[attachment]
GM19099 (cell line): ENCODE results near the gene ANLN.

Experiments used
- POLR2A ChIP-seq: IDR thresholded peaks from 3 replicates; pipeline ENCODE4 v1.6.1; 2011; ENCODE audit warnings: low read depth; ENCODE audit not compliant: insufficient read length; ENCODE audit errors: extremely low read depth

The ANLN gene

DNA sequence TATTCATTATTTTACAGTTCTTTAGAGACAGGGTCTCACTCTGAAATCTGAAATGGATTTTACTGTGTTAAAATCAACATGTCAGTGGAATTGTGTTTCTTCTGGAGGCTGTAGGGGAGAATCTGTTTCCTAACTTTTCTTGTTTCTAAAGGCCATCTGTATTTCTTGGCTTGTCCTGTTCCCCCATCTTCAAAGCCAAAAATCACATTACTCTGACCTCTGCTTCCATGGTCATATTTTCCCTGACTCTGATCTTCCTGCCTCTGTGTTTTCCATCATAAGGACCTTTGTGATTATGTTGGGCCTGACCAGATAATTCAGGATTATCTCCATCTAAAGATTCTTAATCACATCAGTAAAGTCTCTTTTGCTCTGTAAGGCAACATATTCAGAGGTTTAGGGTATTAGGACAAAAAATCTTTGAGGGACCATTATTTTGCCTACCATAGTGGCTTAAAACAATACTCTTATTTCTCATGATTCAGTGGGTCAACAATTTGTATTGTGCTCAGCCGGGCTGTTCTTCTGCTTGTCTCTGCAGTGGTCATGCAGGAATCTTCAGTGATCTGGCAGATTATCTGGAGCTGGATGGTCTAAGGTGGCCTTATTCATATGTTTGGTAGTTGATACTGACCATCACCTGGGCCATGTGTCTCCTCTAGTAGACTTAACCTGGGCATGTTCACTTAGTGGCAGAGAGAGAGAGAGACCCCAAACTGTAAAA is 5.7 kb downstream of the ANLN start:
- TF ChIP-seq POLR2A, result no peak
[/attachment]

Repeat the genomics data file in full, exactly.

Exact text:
GM19099 (cell line): ENCODE results near the gene ANLN.

Experiments used
- POLR2A ChIP-seq: IDR thresholded peaks from 3 replicates; pipeline ENCODE4 v1.6.1; 2011; ENCODE audit warnings: low read depth; ENCODE audit not compliant: insufficient read length; ENCODE audit errors: extremely low read depth

The ANLN gene

DNA sequence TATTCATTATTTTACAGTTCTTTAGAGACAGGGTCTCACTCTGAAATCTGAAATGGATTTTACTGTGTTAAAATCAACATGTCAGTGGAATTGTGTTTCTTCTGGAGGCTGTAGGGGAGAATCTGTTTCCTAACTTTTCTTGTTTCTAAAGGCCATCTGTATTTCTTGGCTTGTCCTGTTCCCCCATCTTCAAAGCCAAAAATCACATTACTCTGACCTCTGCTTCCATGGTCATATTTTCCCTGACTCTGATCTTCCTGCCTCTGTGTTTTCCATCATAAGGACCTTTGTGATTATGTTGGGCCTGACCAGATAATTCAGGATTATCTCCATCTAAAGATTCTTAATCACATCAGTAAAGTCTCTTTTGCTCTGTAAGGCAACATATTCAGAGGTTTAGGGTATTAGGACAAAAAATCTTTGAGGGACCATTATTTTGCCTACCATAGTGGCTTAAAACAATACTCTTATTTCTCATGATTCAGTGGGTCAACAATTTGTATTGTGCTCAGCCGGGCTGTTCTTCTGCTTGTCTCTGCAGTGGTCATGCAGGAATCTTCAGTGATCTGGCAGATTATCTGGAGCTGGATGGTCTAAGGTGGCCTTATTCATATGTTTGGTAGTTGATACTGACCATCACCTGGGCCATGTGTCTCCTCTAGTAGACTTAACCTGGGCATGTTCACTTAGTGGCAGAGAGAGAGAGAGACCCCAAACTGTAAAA is 5.7 kb downstream of the ANLN start:
- TF ChIP-seq POLR2A, result no peak